How to Treat Elbow Pain from Weightlifting

elbow pain weightlifting

Don’t accept elbow pain as a normal part of your workouts. Here’s how to identify and address this common issue before it disrupts your weightlifting routine.

If elbow aches and twinges have been disrupting your workouts, it’s time to identify and address your pain before the condition worsens. Medial elbow pain, which occurs on the inside of the elbow, is known as golfer’s elbow, while lateral pain (on the outside) is commonly called tennis elbow. Both conditions require changes to your fitness routine, and in some cases call for a specialist’s intervention.


Despite its popular name, medial epicondylitis is common in weightlifters, as well as other athletes who regularly use the forearm and elbow. The wrist flexor tendons, which bend the wrist forward, connect to the inner elbow and can cause pain throughout the forearm. The resulting  discomfort may be the result of inflammation, as in tendonitis, or tissue degeneration, a form of wear and tear known as tendonosis.

Symptoms of golfer’s elbow include moderate pain in the inner elbow, although a burning sensation can extend down into the forearm as well. You may find that the joint is stiff, and as the condition progresses your wrist and hand will become weaker, with possible numbness in the fingers.


In weightlifters, lateral epicondylitis is caused by inflammation or micro-tears in the tendons that extend from the outer elbow into the wrist and fingers. This condition is often caused by placing stress on the wrist extensors, which bend the hand into the high-five motion. Gradual discomfort may turn into burning pain, extending into the forearm and wrist, along with heat and swelling. You may have trouble gripping your weights, and feel pain in the elbow joint when you try to twist the wrist.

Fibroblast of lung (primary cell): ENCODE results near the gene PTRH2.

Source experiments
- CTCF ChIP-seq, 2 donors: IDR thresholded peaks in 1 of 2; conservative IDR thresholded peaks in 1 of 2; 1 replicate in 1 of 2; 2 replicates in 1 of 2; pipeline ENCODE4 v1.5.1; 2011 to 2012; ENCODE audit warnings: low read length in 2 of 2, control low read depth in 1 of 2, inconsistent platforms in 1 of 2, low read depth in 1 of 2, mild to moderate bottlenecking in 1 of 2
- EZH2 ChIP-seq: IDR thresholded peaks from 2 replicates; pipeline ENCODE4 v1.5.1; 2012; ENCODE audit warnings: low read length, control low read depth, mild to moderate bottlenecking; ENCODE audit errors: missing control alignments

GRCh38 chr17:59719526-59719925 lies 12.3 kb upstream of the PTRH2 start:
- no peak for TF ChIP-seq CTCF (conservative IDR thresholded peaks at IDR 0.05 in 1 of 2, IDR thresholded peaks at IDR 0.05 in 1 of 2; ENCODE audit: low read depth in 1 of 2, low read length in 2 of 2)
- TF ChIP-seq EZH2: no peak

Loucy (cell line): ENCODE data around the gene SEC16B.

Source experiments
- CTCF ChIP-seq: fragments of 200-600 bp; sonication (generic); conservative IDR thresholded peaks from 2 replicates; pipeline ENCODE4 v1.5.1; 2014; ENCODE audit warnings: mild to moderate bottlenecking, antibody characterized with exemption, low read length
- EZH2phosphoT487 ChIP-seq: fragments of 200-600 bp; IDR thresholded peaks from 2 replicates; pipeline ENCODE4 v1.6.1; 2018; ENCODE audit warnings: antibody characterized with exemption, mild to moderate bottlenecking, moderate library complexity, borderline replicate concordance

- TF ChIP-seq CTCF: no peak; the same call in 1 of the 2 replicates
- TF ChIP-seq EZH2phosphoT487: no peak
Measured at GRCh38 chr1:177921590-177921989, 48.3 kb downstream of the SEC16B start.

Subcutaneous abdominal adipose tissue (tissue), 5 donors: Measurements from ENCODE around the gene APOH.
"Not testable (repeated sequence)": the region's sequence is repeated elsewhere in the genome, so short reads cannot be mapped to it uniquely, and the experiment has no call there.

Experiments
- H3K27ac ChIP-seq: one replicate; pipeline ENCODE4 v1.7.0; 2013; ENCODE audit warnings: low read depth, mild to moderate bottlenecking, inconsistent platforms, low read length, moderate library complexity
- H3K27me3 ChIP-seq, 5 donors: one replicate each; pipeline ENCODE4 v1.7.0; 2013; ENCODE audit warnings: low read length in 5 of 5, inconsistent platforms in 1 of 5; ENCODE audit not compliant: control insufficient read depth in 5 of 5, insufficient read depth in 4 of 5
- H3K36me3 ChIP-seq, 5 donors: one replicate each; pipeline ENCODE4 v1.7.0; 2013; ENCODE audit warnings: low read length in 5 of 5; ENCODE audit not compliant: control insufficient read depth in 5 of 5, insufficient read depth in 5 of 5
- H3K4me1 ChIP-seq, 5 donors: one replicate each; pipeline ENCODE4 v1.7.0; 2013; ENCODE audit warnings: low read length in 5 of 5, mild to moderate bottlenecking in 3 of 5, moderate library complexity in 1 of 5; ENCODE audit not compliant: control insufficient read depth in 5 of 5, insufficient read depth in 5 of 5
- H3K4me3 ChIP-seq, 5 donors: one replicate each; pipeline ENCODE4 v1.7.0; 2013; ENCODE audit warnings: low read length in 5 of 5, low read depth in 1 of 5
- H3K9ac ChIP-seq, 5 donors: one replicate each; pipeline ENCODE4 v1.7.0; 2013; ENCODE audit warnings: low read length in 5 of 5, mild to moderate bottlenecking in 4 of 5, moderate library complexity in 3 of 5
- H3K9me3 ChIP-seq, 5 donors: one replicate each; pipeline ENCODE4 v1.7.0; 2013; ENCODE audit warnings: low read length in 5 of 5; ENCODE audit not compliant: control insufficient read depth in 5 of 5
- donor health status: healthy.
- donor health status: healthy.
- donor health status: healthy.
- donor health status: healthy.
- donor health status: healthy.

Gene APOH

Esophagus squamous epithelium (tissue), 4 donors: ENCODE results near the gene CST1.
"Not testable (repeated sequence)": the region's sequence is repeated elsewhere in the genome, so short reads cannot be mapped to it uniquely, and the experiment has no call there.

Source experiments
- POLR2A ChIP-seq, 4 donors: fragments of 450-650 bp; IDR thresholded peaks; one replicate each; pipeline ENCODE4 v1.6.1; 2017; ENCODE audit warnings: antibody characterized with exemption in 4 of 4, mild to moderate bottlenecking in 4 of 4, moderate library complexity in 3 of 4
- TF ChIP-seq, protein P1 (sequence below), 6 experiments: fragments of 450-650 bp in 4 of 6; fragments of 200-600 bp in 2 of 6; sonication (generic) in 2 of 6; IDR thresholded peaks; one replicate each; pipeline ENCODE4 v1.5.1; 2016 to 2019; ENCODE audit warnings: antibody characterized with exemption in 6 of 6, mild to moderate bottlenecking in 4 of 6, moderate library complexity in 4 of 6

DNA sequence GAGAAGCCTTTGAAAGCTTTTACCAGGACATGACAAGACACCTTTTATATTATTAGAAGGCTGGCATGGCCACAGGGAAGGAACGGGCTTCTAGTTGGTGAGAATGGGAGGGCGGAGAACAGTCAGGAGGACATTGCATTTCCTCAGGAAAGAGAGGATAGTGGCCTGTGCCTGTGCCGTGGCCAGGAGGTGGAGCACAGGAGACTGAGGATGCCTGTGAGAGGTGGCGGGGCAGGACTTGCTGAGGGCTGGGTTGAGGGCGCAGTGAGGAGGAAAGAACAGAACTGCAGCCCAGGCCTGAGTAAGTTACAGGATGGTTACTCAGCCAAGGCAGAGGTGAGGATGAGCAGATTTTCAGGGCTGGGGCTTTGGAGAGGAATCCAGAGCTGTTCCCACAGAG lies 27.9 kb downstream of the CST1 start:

One common cause for tennis elbow is overuse of the elbow and forearm. While the condition is usually related to racket-based sports, weightlifters may develop pain if they repeat the same motion over and over or go too heavy with their weights. Even typing can stress these tendons,  so if you go straight from an office job to the gym, your arm may not be getting the rest it needs.


To prevent elbow pain, engage in proper form as you lift, avoid using excessive weight, and don’t repeat the same arm-stressing routines at every workout. Be sure to warm up and stretch beforehand, and use compression wraps for additional support. The key to preventative training is balance — strengthen both the flexor and extensor muscles in your wrists with wrist curls and reverse wrist curls. You can even train both types of muscle fibers by switching up the number of reps: for example, 8-10 reps will affect muscles differently than 12-15 reps.

If you’re already experiencing symptoms, your first course of action should be to take a break from exercises that cause you pain. Some at-home treatments include using heat packs and gentle stretching to relieve your pain. You may also want to consider wearing a brace, which can prevent your pain from worsening. If the pain continues, conservative treatment is still the best course of action. Anti-inflammatory medication may relieve the ache, and in some cases your doctor will recommend anti-inflammatory injections to reduce pain as you complete a physical therapy program.

Your physical therapist will likely recommend engaging in low-weight strengthening exercises, often using cuff weights. It may take four to six weeks of rehabilitation before you can return to your normal routine. If conservative treatments are not successful, minimally invasive surgery may be necessary to repair or remove the damaged tissue. After surgery you can expect two months of rest, then an additional four to six months of physical therapy to fully recover.

The doctors at New York Bone & Joint Specialists are experienced in treating tennis elbow, golfer’s elbow, and other similar conditions. Set up an appointment with us today!

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